COMPARATIVE EXAMPLE 1

The cleaning test was carried out under the same conditions as in Example 1 except that the ammonia decomposition column was not used. The results showed that the temperature of the ammonia cleaning column was raised, and the concentration of ammonia at the outlet of the ammonia cleaning column exceeded the allowable concentration at 2 minutes after the initiation of flowing the gas mixture.

As described above, according to the cleaning method of the present invention, ammonia, silanes, and organometallic compounds, which are relatively largely contained in an exhaust gas exhausted from a nitridation reaction step, etc., can be very efficiently removed.

Further, in the cleaning method of the present invention, in spite of removing a large amount of ammonia, the treatment for removing ammonia can be carried out with a small amount of a cleaning agent and also there is no possibility of by-producing harmful materials by the treatment.

While the invention has been described in detail and with reference to specific embodiments thereof, it will be apparent to one skilled in the art that various changes and modifications can be made therein without departing from the spirit and scope thereof.

Patent Citations
Cited PatentFiling datePublication dateApplicantTitle
US1559980 *Jan 10, 1919Nov 3, 1925YablickPurification of air containing ammonia
US4784837 *Aug 9, 1985Nov 15, 1988Nihon Sanso Kabushiki KaishaAbsorbent for treating gases containing the materials used for semiconductor products and process of treating such gases with the same
US5024823 *Dec 5, 1988Jun 18, 1991Messer Griesheim GmbhCopper sulfate absorption mass to remove AsH3, PH3, B2 H.sub.4 and SiH4
US5290393 *Jan 28, 1992Mar 1, 1994Nichia Kagaku Kogyo K.K.Crystal growth method for gallium nitride-based compound semiconductor
US5320817 *Aug 28, 1992Jun 14, 1994Novapure CorporationProcess for sorption of hazardous waste products from exhaust gas streams
EP0294142A2 *May 31, 1988Dec 7, 1988Japan Pionics., Ltd.Method of cleaning exhaust gases
EP0309099A1 *Aug 26, 1988Mar 29, 1989Japan Pionics., Ltd.Method for cleaning gas containing toxic component
EP0570835A1 *May 13, 1993Nov 24, 1993Solvay Deutschland GmbHSorption of NH3 with doped oxidic sorbents
FR2609905A1 * Title not available
GB1000772A * Title not available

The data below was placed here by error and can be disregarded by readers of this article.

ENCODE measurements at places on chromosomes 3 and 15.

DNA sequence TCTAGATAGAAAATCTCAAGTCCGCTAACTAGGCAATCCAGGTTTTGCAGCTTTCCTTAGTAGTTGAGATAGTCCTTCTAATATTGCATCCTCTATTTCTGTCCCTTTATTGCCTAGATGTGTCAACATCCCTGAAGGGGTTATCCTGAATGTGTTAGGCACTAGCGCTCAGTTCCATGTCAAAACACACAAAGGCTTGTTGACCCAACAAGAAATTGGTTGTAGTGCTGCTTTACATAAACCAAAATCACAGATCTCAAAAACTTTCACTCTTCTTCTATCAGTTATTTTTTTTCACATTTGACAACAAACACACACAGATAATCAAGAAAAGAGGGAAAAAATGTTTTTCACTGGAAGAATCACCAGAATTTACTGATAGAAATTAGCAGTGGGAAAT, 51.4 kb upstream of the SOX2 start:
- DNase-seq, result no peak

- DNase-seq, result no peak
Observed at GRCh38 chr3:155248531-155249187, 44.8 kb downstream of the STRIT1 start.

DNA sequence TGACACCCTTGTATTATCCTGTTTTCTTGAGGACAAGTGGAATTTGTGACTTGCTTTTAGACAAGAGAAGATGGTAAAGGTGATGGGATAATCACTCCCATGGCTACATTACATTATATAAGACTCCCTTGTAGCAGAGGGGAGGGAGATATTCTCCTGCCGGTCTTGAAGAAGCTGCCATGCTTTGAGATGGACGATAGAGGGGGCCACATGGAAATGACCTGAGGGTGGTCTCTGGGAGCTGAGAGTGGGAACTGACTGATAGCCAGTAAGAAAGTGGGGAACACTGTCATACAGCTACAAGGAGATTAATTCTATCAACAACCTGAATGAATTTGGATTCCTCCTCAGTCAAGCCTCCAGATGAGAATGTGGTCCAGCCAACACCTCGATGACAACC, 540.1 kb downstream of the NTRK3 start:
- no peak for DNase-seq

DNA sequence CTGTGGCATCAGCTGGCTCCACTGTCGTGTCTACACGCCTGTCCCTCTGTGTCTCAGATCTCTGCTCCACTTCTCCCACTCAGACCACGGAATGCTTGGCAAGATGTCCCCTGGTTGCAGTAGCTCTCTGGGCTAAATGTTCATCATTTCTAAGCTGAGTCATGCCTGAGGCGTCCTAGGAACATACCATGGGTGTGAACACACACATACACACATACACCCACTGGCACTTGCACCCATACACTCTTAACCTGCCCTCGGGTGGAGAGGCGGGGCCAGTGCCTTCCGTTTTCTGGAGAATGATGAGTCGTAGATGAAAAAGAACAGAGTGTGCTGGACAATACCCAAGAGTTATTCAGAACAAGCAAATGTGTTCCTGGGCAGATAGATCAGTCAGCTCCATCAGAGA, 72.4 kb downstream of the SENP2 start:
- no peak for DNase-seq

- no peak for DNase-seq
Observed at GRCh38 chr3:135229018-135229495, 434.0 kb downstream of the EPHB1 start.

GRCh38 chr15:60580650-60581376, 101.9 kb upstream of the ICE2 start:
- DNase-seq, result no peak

JPH05154333A * Title not available
JPS62152515A * Title not available
JPS62152516A * Title not available
SU965488A1 * Title not available
Non-Patent Citations
Reference
1 *Derwent Abstract JP 012219, Nipon Pionics, Jan. 21, 1991.
2Derwent Abstract--JP#012219, Nipon Pionics, Jan. 21, 1991.
3Sales Brochure from Messer Griesheim GmbH, "TOXISORB--Safe Disposal of Spent Process Gases", copyright 1990, Dusseldorf, German Federal Republic.
4 *Sales Brochure from Messer Griesheim GmbH, TOXISORB Safe Disposal of Spent Process Gases , copyright 1990, Dusseldorf, German Federal Republic.
Referenced by
Citing PatentFiling datePublication dateApplicantTitle
US6224834Apr 16, 1998May 1, 2001International Business Machines CorporationSilane oxidation exhaust trap
US6331281Oct 7, 1999Dec 18, 2001Japan Pionics Co., Ltd.Process and apparatus for cleaning exhaust gas
US6358485 *Jun 16, 2000Mar 19, 2002The Boc Group PlcSemiconductor processing exhaust abatement
US6447576 *Sep 28, 2000Sep 10, 2002Japan Pionics Co., Ltd.Cleaning agent and cleaning process of harmful gas
US6508997Dec 14, 2000Jan 21, 2003International Business Machines CorporationSilane oxidation exhaust trap
US6579509 *Nov 21, 2000Jun 17, 2003Japan Pionics Co., Ltd.Method of cleaning of harmful gas and cleaning apparatus
US7824628 *May 7, 2002Nov 2, 2010Entegris, Inc.Self-regenerative process for contaminant removal from ammonia
US20020128148 *May 7, 2002Sep 12, 2002Daniel AlvarezSelf-regenerative process for contaminant removal from ammonia
US20040129138 *Dec 22, 2003Jul 8, 2004Kenji OtsukaCleaning process of harmful gas
US20050019244 *Jul 23, 2003Jan 27, 2005Spiegelman Jeffrey J.Method for the point of use production of ammonia from water and nitrogen
US20050123463 *Dec 5, 2003Jun 9, 2005Seeley Andrew J.Treatment of exhaust gases
EP1452220A1 *Nov 28, 2003Sep 1, 2004Japan Pionics Co., Ltd.Process for removing harmful organometallic compounds from a gas
Classifications
U.S. Classification423/210, 423/245.1, 423/237
International ClassificationB01D53/75, B01D53/72, B01D53/46, B01J20/06, B01D53/86, C01C1/12
Cooperative ClassificationB01D53/8634, B01D53/72, B01D53/46, B01D53/8671, B01D53/8668, B01D53/75
European ClassificationB01D53/75, B01D53/86F4, B01D53/86P, B01D53/86Q, B01D53/46, B01D53/72
Legal Events
DateCodeEventDescription
May 26, 1995ASAssignment
Owner name: JAPAN PIONICS CO., LTD., JAPAN
Free format text: ASSIGNMENT OF ASSIGNORS INTEREST;ASSIGNORS:ISHII, YASU;AKITA, NOBORU;REEL/FRAME:007497/0374
Effective date: 19950515
Nov 22, 2000FPAYFee payment
Year of fee payment: 4
Oct 20, 2004FPAYFee payment
Year of fee payment: 8
Oct 30, 2008FPAYFee payment
Year of fee payment: 12